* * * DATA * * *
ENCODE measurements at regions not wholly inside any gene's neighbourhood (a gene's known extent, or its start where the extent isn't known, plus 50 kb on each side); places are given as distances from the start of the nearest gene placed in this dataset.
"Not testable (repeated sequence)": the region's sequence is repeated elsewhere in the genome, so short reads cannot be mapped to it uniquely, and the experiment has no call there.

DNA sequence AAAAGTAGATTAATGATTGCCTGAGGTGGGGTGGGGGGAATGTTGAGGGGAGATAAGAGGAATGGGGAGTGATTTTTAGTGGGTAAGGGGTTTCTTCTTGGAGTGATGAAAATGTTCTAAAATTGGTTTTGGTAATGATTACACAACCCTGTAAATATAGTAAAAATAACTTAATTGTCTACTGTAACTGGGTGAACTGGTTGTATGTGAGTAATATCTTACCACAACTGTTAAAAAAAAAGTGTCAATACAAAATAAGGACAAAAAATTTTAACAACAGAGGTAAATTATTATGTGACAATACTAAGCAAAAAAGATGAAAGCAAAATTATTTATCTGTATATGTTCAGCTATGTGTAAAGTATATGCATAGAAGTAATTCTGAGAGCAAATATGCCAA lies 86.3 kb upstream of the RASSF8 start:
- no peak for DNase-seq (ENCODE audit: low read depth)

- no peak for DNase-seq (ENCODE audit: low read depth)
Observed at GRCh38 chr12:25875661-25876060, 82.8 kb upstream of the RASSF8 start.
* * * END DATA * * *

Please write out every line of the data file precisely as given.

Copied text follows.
ENCODE measurements at regions not wholly inside any gene's neighbourhood (a gene's known extent, or its start where the extent isn't known, plus 50 kb on each side); places are given as distances from the start of the nearest gene placed in this dataset.
"Not testable (repeated sequence)": the region's sequence is repeated elsewhere in the genome, so short reads cannot be mapped to it uniquely, and the experiment has no call there.

DNA sequence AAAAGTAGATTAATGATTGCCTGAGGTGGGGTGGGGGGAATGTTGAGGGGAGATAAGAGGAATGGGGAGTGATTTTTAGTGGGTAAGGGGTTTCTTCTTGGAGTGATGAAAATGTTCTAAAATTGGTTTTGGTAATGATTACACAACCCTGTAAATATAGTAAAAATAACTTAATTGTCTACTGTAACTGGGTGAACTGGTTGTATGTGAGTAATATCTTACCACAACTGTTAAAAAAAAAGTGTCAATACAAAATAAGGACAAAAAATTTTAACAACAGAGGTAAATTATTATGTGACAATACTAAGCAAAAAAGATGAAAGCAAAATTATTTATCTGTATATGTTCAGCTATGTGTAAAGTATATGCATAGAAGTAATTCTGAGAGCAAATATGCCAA lies 86.3 kb upstream of the RASSF8 start:
- no peak for DNase-seq (ENCODE audit: low read depth)

- no peak for DNase-seq (ENCODE audit: low read depth)
Observed at GRCh38 chr12:25875661-25876060, 82.8 kb upstream of the RASSF8 start.